The judgement on the most curious Picasso Affair is due this week… here’s the story of €50 million worth of previously unknown Picassos that sat for years in a cardboard box in the garage.
Danielle and Pierre Le Guennec in front of their Mouans-Sartoux home. Photo by A.B.-J. courtesy the Nice-Matin
A treasure trove of Picassos came to light in 2010, when retired local electrician Pierre Le Guennec and his wife decided to pull out the box of little Picasso scribbles, paintings and notebooks that Picasso’s wife Jacqueline had given him 40 years ago after he installed alarm systems in Picasso’s various Riviera homes.
The almost forgotten box in the garage was ‘remembered’ when Le Guennec and his wife started thinking about wanting to leave something for their sons, so they took some photos and sent a letter to Claude Picasso, the artist’s son who manages the estate and represents Picasso’s heirs. No response. Another letter, then another… no response from Claude, who dismissed the photos as fakes and the couple as nutters.
Finally, after months with no reply, Le Guennec and his wife, both in their 70’s, stuffed as many of the original Picassos as they could (worth millions) in a shabby old suitcase, and got on the train for a 6 hour ride to Paris…!
Finally getting the attention of the Picasso Administration, the elderly couple opened the scruffy suitcase to reveal 175 of their 271 Picassos from his early years, 1900-1932. The Picasso heirs were… speechless, first assuming they had to be fakes, but then noticing the intricate numbering system known only to the artist…
How could this be? What really confounded the heirs, was that that Picasso was notoriously stingy and dedicated every single gift he ever gave… Oh yeah, except for that one other time that came to light a few years before when another former employee from the early 70’s suddenly produced a huge stash of undedicated drawings that were supposedly a gift from the master. It was a chauffeur nicknamed ‘Teddy Bear’, and he too, produced his gift of 100+ drawings years after the Picassos had died, whereupon he auctioned the works off and is now rich.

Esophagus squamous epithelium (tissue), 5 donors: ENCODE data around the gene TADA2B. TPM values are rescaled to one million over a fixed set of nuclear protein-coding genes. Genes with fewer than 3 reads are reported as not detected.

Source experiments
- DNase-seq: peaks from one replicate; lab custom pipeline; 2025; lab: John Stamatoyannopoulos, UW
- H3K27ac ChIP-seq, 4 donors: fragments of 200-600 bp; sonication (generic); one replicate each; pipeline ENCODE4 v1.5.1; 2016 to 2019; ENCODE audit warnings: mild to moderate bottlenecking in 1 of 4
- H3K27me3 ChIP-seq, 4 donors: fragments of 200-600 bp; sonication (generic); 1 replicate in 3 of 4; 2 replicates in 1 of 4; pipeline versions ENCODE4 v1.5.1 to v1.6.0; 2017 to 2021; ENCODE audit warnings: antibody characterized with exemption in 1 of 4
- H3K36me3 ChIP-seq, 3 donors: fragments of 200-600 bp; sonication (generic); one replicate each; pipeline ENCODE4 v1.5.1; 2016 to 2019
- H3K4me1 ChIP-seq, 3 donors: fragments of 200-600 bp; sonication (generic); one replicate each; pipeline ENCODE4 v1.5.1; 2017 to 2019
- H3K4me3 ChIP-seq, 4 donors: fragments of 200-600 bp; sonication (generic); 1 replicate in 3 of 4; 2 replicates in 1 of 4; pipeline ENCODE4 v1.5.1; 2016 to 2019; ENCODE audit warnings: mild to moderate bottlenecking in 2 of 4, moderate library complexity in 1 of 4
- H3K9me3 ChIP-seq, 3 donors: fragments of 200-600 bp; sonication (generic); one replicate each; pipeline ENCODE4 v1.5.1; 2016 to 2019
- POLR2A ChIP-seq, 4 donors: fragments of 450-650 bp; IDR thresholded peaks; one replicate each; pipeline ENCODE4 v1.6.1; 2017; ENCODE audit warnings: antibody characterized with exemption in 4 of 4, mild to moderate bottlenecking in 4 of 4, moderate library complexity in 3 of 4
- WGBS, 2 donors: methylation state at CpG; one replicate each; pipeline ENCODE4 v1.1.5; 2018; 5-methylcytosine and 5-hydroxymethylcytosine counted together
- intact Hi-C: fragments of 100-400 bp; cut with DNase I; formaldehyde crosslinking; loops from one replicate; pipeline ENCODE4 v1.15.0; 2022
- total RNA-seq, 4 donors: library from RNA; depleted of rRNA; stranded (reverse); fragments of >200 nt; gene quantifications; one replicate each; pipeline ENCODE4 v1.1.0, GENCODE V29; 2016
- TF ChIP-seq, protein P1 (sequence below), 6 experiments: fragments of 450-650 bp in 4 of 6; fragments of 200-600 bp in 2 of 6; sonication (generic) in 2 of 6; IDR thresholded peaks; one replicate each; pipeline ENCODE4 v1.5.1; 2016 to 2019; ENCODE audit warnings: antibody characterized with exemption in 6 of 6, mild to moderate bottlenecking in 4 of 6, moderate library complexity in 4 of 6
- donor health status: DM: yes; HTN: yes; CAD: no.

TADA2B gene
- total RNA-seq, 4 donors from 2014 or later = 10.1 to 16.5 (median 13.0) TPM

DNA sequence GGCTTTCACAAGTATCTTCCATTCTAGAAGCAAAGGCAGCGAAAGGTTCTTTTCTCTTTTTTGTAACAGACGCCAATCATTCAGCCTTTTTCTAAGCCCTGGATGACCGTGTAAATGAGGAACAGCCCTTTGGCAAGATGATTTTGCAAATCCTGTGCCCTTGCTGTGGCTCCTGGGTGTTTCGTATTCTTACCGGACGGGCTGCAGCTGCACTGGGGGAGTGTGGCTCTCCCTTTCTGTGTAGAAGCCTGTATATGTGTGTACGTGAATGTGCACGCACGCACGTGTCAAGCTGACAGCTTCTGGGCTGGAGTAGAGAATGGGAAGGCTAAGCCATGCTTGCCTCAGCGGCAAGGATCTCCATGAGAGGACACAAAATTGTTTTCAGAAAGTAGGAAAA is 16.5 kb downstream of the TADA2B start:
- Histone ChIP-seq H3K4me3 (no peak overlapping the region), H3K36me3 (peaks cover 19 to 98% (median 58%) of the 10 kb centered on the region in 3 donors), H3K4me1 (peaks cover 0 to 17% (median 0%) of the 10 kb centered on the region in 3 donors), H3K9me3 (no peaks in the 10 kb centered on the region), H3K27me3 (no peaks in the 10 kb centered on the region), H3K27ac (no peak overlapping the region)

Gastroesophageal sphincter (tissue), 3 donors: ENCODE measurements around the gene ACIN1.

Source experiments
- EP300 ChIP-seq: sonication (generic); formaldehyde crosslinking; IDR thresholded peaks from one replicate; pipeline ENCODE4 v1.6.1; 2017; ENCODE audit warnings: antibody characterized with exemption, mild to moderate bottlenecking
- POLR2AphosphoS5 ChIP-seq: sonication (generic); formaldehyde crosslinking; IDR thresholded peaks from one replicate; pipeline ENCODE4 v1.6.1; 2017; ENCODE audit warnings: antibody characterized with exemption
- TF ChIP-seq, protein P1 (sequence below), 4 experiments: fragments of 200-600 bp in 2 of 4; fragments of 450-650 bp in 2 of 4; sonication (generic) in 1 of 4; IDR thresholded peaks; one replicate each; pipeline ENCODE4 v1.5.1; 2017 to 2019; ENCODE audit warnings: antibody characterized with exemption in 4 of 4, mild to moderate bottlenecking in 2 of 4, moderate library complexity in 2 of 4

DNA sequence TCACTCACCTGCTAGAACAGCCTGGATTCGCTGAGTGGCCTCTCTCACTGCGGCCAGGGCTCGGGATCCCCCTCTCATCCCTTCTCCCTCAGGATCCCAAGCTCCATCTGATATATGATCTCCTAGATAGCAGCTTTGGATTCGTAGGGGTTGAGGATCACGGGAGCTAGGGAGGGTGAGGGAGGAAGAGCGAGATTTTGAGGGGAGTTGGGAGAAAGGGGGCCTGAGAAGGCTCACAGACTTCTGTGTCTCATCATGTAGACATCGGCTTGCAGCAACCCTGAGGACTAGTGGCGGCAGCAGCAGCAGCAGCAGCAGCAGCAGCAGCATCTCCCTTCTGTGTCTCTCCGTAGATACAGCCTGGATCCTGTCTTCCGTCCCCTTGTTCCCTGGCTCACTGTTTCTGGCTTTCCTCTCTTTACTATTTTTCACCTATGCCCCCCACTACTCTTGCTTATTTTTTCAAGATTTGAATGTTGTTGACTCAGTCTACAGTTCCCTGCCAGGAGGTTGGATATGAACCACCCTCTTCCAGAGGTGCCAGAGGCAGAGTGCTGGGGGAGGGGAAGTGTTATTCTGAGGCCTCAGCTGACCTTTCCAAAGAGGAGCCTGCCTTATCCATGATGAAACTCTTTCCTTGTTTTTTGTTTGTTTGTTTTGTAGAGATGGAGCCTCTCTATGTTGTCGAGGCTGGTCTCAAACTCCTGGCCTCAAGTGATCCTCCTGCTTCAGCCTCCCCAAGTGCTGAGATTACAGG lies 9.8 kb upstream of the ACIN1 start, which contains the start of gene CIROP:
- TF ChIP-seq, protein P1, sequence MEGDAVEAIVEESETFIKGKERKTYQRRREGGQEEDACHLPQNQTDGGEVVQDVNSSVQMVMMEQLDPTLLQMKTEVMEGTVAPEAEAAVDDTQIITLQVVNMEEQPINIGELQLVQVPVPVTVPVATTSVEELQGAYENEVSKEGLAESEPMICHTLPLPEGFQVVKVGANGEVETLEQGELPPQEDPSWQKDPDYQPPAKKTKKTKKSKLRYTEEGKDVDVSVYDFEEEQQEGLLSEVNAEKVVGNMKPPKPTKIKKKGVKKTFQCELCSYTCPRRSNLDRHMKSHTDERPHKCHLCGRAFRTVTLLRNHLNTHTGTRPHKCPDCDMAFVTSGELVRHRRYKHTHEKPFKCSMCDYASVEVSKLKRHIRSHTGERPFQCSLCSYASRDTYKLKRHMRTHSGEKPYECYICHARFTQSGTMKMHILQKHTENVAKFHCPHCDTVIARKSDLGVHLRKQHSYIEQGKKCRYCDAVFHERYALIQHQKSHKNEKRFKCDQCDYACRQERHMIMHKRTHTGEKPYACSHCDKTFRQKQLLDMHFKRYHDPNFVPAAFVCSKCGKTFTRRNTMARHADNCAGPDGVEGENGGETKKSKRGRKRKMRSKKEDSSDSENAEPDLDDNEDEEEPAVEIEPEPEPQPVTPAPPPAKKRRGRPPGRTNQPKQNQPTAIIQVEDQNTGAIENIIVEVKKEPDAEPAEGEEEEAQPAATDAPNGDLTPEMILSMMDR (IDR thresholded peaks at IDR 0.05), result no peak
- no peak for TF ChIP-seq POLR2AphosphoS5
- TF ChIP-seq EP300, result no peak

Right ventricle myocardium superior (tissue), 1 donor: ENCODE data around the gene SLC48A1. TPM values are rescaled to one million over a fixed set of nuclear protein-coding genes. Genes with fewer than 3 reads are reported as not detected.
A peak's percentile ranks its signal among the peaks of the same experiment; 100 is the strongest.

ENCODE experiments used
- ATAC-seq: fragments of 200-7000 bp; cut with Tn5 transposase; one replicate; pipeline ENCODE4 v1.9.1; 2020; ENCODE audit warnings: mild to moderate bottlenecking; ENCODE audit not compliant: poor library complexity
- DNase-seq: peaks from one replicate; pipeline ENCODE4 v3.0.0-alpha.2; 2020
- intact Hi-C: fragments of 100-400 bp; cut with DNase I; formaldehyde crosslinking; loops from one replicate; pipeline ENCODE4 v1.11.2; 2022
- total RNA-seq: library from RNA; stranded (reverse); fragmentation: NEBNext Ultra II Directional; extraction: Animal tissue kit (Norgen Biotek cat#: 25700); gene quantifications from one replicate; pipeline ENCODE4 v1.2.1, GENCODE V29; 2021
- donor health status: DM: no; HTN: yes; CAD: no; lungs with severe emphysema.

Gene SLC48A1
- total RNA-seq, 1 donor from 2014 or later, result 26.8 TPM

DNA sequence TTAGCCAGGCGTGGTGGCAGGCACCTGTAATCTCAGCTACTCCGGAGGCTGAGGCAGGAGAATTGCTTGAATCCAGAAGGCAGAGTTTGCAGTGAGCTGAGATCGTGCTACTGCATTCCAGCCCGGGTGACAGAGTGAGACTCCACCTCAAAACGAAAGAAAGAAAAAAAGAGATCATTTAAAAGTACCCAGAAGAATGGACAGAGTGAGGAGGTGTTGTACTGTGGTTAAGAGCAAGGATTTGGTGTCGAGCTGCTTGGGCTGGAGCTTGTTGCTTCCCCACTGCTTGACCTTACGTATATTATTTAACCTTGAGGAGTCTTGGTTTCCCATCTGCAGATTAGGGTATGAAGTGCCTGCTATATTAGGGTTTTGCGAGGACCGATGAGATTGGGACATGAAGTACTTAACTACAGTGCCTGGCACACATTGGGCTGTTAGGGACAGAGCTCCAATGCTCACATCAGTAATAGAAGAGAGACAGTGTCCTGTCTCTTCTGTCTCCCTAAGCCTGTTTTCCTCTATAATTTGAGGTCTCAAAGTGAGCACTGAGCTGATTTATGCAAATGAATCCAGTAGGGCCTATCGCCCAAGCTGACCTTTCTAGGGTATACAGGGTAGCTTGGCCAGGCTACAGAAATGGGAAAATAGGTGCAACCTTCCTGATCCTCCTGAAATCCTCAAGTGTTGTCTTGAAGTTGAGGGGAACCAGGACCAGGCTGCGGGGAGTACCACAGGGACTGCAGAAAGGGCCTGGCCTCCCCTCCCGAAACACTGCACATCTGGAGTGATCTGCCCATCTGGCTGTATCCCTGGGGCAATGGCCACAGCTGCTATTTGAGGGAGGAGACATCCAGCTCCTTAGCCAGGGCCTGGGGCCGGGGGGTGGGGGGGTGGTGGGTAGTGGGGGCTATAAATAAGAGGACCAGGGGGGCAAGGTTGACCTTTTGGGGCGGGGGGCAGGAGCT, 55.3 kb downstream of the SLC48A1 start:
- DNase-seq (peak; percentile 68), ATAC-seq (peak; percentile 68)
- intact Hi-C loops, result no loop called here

Oh, and did I mention that Teddy Bear was Le Guennec’s cousin, and got him the Picasso job in the first place? Ah yes, the plot thickens…
The Picasso children were apparently caught off guard with ol’ Teddy Bear and didn’t prosecute, but this time the Picassos promptly had the elderly couple arrested, their modest house in Mouans-Sartoux near Cannes raided, the artworks seized, and charged them with receiving stolen goods.
The Le Guennec’s have vigorously stuck to their story and are indignant at being treated as criminals: If he had stolen the works, would they really have brought them directly to the heirs? Would they really have kept them in a cardboard box in the garage for 40 years? …While living a quiet life on his modest pension? They could have slagged them off one-by-one on the black market and lived it up!
You be the judge… until later this week when the actual judge will hand down the verdict.
Photo credits: Le Guennecs by A.B.-J. courtesy of the Nice-Matin, Old Suitcase by Linda Bailey, licensed under Creative Commons.